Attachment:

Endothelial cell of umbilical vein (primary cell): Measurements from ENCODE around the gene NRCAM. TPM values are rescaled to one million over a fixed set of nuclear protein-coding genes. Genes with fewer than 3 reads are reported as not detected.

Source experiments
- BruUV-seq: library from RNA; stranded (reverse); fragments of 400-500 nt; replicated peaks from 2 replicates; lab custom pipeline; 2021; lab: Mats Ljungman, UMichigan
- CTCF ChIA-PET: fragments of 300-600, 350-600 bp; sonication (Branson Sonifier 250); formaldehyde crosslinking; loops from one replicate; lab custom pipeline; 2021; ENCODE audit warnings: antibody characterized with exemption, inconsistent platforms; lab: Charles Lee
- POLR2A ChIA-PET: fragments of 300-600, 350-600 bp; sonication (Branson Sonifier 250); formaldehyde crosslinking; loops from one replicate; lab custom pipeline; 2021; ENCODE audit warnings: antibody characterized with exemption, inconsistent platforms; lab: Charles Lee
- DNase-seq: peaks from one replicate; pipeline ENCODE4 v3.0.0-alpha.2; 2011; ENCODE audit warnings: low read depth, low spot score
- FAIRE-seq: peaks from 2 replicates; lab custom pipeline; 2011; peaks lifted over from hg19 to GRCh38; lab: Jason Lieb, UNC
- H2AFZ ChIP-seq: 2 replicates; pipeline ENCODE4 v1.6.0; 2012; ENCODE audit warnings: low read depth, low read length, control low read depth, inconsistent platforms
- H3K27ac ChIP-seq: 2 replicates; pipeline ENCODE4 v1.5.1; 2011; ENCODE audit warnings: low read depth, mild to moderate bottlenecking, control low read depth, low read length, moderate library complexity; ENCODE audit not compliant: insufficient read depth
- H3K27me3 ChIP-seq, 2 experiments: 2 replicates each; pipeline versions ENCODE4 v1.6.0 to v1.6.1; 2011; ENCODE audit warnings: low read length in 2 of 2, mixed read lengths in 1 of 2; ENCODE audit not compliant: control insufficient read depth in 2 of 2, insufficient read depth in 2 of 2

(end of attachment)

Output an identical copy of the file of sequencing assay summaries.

Endothelial cell of umbilical vein (primary cell): Measurements from ENCODE around the gene NRCAM. TPM values are rescaled to one million over a fixed set of nuclear protein-coding genes. Genes with fewer than 3 reads are reported as not detected.

Source experiments
- BruUV-seq: library from RNA; stranded (reverse); fragments of 400-500 nt; replicated peaks from 2 replicates; lab custom pipeline; 2021; lab: Mats Ljungman, UMichigan
- CTCF ChIA-PET: fragments of 300-600, 350-600 bp; sonication (Branson Sonifier 250); formaldehyde crosslinking; loops from one replicate; lab custom pipeline; 2021; ENCODE audit warnings: antibody characterized with exemption, inconsistent platforms; lab: Charles Lee
- POLR2A ChIA-PET: fragments of 300-600, 350-600 bp; sonication (Branson Sonifier 250); formaldehyde crosslinking; loops from one replicate; lab custom pipeline; 2021; ENCODE audit warnings: antibody characterized with exemption, inconsistent platforms; lab: Charles Lee
- DNase-seq: peaks from one replicate; pipeline ENCODE4 v3.0.0-alpha.2; 2011; ENCODE audit warnings: low read depth, low spot score
- FAIRE-seq: peaks from 2 replicates; lab custom pipeline; 2011; peaks lifted over from hg19 to GRCh38; lab: Jason Lieb, UNC
- H2AFZ ChIP-seq: 2 replicates; pipeline ENCODE4 v1.6.0; 2012; ENCODE audit warnings: low read depth, low read length, control low read depth, inconsistent platforms
- H3K27ac ChIP-seq: 2 replicates; pipeline ENCODE4 v1.5.1; 2011; ENCODE audit warnings: low read depth, mild to moderate bottlenecking, control low read depth, low read length, moderate library complexity; ENCODE audit not compliant: insufficient read depth
- H3K27me3 ChIP-seq, 2 experiments: 2 replicates each; pipeline versions ENCODE4 v1.6.0 to v1.6.1; 2011; ENCODE audit warnings: low read length in 2 of 2, mixed read lengths in 1 of 2; ENCODE audit not compliant: control insufficient read depth in 2 of 2, insufficient read depth in 2 of 2